On February 11, the first major retrospective of the work of the world-renowned Canadian art collective General Idea opened at the Musée d’Art Moderne de la Ville de Paris with 300 objects, and I took the opportunity to interview AA Bronson about General Idea and his thoughts on the group.
For the past three days, we traveled to four New York art fairs to find out who are the people that attend, if they buy art and how do they judge art. The special series, Emerging Collectors at the Fairs, was sponsored by 20×200 and was comprised of a random sampling of attendees to each venue.
The fourth and final in a special series sponsored by 20×200 that profiles some of the people who are attending the New York art fairs this week. The following is a random sampling of attendees at the 2011 Scope art fair on Saturday night. Here is who and what I found on a Saturday night in SoHo.
The third in a special series sponsored by 20×200 that profiles some of the people who are attending the New York art fairs this week. The following is a random sampling of attendees at the 2011 The Independent art fair on Friday night. Here is who and what I found on a Friday night in Chelsea.
The second in a special series sponsored by 20×200 that profiles some of the people who are attending the New York art fairs this week. The following is a random sampling of attendees at the 2011 The Dependent art fair on Friday night. Here is who and what I found on a Thursday afternoon in Chelsea.
Wayne Coe creates complicated sand paintings on the sidewalks and floors of New York using the language of gay male porn theater advertising from the 1970s and 1980s to create ads for contemporary artists. I caught up with the artist, who was performing for six hours yesterday as part of Brooklyn Art Now in DUMBO , to ask him about “art-xploitation,” which he says is “the use of male film hyperbole to sell art.”
Starting today, I will be posting a special series sponsored by 20×200 that will profile some of the people who are attending the New York art fairs this week. I did a random sampling of attendees at the 2011 Pulse Art Fair to give a sense of who the audience is for these annual events. Here is who and what I found on a Thursday afternoon in Chelsea
Last month, we learned that Paddy Johnson of Art Fag City curated a show of animated GIFs and now I’ve discovered that Lauren Cornell, the executive director of Rhizome, is selling these often trippy nuggets of Graphics Interchange Format at the 2011 New York Armory Show. Yes, that’s right. She’s a pixel pusher. Click through to see a guerrilla video interview shot on site at the Armory, featuring several of the GIFs for sale.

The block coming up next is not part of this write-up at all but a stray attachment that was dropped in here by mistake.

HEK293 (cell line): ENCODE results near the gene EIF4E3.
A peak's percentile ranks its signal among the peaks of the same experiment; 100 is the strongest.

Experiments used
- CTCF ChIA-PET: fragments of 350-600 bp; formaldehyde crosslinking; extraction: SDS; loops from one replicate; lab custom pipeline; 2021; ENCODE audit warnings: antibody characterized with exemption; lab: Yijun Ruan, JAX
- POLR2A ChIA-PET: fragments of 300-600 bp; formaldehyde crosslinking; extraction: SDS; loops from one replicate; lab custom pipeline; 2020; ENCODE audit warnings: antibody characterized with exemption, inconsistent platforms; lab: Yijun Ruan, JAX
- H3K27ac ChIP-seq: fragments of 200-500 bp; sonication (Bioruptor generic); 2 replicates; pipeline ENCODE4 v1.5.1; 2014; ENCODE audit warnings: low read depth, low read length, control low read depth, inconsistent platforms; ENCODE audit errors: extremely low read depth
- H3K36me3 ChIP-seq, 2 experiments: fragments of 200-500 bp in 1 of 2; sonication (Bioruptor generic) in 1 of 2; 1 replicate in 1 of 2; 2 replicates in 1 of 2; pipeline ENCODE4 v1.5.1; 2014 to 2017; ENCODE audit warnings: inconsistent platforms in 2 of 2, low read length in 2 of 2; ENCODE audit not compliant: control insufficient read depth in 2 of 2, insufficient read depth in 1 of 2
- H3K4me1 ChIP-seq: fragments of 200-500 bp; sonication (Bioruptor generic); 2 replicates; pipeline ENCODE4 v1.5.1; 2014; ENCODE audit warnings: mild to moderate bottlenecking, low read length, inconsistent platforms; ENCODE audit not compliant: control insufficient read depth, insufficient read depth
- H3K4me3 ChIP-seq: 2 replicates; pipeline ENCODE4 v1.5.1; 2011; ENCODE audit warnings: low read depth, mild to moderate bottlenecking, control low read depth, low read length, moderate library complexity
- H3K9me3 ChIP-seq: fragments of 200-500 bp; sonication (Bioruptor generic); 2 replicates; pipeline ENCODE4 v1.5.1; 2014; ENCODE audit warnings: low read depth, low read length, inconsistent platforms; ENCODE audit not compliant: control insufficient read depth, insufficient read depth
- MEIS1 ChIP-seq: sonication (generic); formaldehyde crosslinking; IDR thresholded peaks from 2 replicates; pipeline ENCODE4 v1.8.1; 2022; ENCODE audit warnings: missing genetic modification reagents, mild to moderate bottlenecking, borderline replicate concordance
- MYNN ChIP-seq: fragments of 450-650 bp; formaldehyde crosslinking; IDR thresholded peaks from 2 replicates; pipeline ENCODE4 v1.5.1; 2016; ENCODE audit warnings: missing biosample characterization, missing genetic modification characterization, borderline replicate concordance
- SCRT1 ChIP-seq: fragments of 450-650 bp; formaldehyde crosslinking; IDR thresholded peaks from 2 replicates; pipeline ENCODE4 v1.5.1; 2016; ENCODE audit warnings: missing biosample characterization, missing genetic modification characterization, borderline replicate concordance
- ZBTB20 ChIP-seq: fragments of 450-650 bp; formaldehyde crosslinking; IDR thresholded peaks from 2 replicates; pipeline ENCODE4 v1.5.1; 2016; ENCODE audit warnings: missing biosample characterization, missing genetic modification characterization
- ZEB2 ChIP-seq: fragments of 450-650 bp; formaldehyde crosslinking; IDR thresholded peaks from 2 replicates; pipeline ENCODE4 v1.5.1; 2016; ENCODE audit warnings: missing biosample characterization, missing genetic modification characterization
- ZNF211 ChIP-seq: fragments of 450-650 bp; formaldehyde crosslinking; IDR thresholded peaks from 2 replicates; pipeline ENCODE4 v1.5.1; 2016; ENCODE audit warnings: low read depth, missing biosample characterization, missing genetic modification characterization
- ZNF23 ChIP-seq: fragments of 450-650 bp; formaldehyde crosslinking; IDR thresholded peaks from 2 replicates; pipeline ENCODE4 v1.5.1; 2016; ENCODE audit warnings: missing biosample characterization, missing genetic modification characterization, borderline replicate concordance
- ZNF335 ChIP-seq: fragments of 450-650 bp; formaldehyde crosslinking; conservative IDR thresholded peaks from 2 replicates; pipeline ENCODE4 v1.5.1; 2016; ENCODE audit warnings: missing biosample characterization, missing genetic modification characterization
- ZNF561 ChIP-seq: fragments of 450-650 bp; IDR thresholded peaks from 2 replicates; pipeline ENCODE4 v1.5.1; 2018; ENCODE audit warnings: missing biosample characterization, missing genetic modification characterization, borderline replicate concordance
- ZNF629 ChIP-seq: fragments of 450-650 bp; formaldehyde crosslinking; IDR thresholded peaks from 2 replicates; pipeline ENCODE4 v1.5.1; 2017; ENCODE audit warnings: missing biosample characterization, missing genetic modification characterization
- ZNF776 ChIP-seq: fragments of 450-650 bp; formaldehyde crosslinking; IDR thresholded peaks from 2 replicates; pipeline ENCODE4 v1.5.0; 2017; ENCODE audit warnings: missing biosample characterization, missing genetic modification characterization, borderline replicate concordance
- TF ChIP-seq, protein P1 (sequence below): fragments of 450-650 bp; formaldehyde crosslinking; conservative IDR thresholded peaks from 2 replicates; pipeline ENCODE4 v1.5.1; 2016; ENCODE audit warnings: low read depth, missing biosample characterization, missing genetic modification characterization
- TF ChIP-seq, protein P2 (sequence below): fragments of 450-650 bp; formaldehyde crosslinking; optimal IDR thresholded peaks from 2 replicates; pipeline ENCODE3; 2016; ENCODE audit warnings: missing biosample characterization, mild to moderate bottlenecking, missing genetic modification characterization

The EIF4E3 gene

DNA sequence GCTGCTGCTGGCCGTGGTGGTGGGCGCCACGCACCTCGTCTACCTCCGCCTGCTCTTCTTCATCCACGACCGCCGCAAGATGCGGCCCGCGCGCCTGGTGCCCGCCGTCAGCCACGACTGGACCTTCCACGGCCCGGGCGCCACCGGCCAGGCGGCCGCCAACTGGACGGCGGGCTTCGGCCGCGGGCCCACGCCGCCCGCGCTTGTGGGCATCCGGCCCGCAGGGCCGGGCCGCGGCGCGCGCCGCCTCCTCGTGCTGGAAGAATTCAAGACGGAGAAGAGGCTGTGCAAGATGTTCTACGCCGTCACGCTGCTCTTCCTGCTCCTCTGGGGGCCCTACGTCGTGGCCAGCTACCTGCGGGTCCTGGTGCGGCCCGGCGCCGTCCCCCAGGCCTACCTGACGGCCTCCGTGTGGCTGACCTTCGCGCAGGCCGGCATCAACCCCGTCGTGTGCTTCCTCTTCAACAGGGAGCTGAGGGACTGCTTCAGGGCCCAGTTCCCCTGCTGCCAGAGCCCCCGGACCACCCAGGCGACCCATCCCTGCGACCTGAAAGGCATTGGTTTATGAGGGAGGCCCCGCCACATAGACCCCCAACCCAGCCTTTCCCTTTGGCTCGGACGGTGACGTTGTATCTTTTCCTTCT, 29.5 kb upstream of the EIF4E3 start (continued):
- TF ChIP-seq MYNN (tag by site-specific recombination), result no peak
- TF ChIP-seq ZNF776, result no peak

The “Oficina de Gestion de Muros” (Walls Management Office) is an independent Spanish project that fills the empty spaces around the city of Madrid with art. WMO is putting the best street artists on the planet in touch with Madrid locals, neighbors, shopkeepers and businesses alike who have empty walls waiting to be filled with art. For their first project “Medianeras de Madrid”, or Joint Walls of Madrid, they worked with two amazing street artists: Blu and Sam3. Now, they are putting together a listing of artists to collaborate with other wall-owners. The person responsible for founding WMO is Remedios Vincent. I had a chat with Remedios to get to know a little more about this project.
The Brooklyn Museum has an extensive collection of Spanish Colonial painting, but the institution’s relatively new curator of European art Richard Aste knew the museum lacked the same depth in their British colonial works. Recently, Brooklyn’s premiere fine art institution announced the acquisition of a new work by Agostino Brunias, “Free Women of Color with their Children and Servants in a Landscape” (ca. 1764-1796), which will partially fill that gap but there is something else about the painting that makes it interesting to the contemporary viewer, namely its multicultural subjects.
Yesterday, someone suggested to me that artist Steve Lambert’s Anti-Advertising Agency was calling it quits after six years of producing some of the most socially engaged work around. For those who may be unfamiliar with the group, they actively co-opted the language of advertising and public relations to question and parody its pervasiveness in our lives. The ominous looking header on the homepage of the Anti-Advertising Agency, complete with start and end dates, pushed me to contact Lambert about what’s happening with his artistic brainchild.
During last month’s #TheSocialGraph exhibition, Hill dressed as a panda and lived in a crate in the gallery. He named the character, “Punch Me Panda.” For a penny you could either punch him in the gallery or invite him to your home in Brooklyn via tweet (@natexhill). He also roamed the streets trying to relieve people’s frustration and anger while he was dressed up in his persona. This conversation with artist happened late last month and reflects on his performance and what it is all about.